A girl and her cat take on the world with nothing more than a cup of tea and a good book and enough dreams to fill the universe.
My parents once told me that when you turn eighteen you know everything and that every day after that birthday, you realize how little you actually do know. It’s like all of that self-confidence and wisdom slowly leaks out of your brain somehow for the rest of your life. I find this to be very, very true – especially in regards to teaching. As a first year teacher, I feel like while I am well prepared, I’m trying to simultaneously negotiate world peace, bring up the Titanic from the bottom of the sea, build an airplane while flying it, and teach a hamster how to use an immersion blender.
I know that I came into my classroom in August full of great, new ideas and a vision to shape and change the whole world. My students are movers and shakers. They are the geniuses of the next generation. With me at the helm, we were sure to succeed at whatever our goals were and feel empowered and important doing it. I was to be the guide that merely helped them read the compass of their own desires and point them down the right path. You are probably not surprised to know that this is not how that went.
Instead of getting to create my own general language arts curriculum, I am using a fairly scripted program. It’s not terrible; it’s just that sometimes I’m a bit disenchanted with it. It certainly makes my job easier. We work through the workbook at the suggested pacing and do the suggested discussions and activities. Together, my students and I slog through one graphic organizer after another. Sometimes we sleepily stare at each other, me waiting for an answer, my students waiting for another question as boredom fogs our brains. I keep telling myself that I’m going to take the time to back up and reevaluate how I can tart up this curriculum I’m given, and I think I honestly won’t have the time or the space to do this until this summer.
Yet, I love the puzzle and challenge this presents me with. All I can think about is how I can engage them tomorrow. The only thing I can really change in my classroom is me. I can change how I approach what I have to teach my students. I can change how I approach their boredom. I can change how we have conversations with each other. We can call them mini-rebellions against mediocrity.
My students do freewrites every day when they come in to class. They are given ten minutes of uninterrupted writing time and they are given the option to share afterward. I’m still struggling with using this time to do my own writing, but I love the conversations these freewrites spark. Sometimes I will even let these conversations take 20 to 30 minutes of our 55 minute class period because I can see the students learning and engaging with each other in a debate or a question sparked by the rhetoric of one student’s writing. My students are burning up with a desire for knowledge. They live in the information age and every answer rests at their fingertips, but they are not being included in the conversation. In response to this, we started something I call genius hour. Students wrote down topics and questions that they want to learn more about. They have written down everything from longboarding to the fourth dimension, from Islam to how bologna is made, from the history of shoes to the Mexican Revolution and these are students who haven’t even been introduced to the Civil War or WWII yet. So every Friday, when we only have a 40 minute class period, we answer a question. We explore our wonderings. We dive into a moment of unbridled passion for learning. We geek out on the awesomeness of the world we live in and it’s fantastic.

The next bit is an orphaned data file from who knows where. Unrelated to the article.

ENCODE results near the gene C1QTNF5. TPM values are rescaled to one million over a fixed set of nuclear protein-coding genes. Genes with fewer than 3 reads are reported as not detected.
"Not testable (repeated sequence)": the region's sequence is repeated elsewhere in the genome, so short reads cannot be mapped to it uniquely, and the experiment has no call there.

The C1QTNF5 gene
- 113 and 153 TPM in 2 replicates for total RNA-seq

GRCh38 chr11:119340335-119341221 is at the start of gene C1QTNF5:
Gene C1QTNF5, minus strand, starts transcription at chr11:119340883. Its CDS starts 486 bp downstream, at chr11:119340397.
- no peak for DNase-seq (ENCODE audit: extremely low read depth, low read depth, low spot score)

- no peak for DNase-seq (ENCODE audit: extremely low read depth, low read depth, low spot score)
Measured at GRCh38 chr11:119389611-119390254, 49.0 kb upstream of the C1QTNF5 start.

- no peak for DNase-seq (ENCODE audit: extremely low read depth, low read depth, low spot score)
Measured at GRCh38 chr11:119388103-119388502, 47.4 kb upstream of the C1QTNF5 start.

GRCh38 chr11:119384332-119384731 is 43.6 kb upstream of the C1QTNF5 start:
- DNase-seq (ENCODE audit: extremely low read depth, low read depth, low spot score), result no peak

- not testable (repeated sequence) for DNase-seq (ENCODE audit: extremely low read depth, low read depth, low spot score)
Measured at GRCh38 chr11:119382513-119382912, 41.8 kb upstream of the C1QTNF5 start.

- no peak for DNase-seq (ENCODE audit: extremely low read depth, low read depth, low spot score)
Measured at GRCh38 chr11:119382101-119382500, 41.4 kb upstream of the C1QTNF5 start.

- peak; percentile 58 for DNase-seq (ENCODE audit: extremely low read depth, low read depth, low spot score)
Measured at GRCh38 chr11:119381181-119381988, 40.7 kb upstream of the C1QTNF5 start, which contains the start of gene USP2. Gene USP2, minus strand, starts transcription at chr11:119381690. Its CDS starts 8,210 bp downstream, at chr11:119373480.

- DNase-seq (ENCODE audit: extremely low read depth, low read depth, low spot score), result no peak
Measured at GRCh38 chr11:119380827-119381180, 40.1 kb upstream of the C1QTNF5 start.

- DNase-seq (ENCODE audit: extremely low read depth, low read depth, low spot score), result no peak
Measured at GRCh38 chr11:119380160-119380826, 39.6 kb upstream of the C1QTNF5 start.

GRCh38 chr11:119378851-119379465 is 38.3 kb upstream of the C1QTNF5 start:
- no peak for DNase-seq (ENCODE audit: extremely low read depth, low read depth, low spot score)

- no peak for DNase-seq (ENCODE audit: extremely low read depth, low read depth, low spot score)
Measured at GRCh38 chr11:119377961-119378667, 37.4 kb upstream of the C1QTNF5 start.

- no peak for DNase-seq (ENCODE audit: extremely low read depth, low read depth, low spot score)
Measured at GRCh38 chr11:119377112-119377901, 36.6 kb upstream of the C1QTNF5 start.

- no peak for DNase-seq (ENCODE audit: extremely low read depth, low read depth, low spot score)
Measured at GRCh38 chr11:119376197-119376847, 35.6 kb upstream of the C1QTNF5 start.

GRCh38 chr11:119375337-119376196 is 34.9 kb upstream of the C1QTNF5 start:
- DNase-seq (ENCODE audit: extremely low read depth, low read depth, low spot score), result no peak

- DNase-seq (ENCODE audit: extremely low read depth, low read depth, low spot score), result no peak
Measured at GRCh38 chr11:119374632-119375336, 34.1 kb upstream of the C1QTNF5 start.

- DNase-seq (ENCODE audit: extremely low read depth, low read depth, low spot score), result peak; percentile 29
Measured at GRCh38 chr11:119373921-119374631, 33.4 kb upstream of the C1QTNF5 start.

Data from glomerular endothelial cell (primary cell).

While everything is not easy and rewarding, I take stock in these little victories, these small moments of unabashedly learning with some truly wonderful people. It’s because of these conversations and these unanswered whys, hows, and whats that I know I’ll be back next year, maybe even with bigger dreams for what my students and I can achieve than this year.
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No One Here But a Writer Who Gets Up and Try
Brian Marggraf, Author of Dream Brother: A Novel, Independent publishing advocate, New York City dweller
Psychological, thriller, mystery, secrets, betrayal, adoption, romance, poetry, art
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Stefan Falke photographs artists who live and work along the 2000 miles long U.S.- Mexico border to document the vibrant culture of the region on both sides. All photos © Stefan Falke (use with written permission by the author only)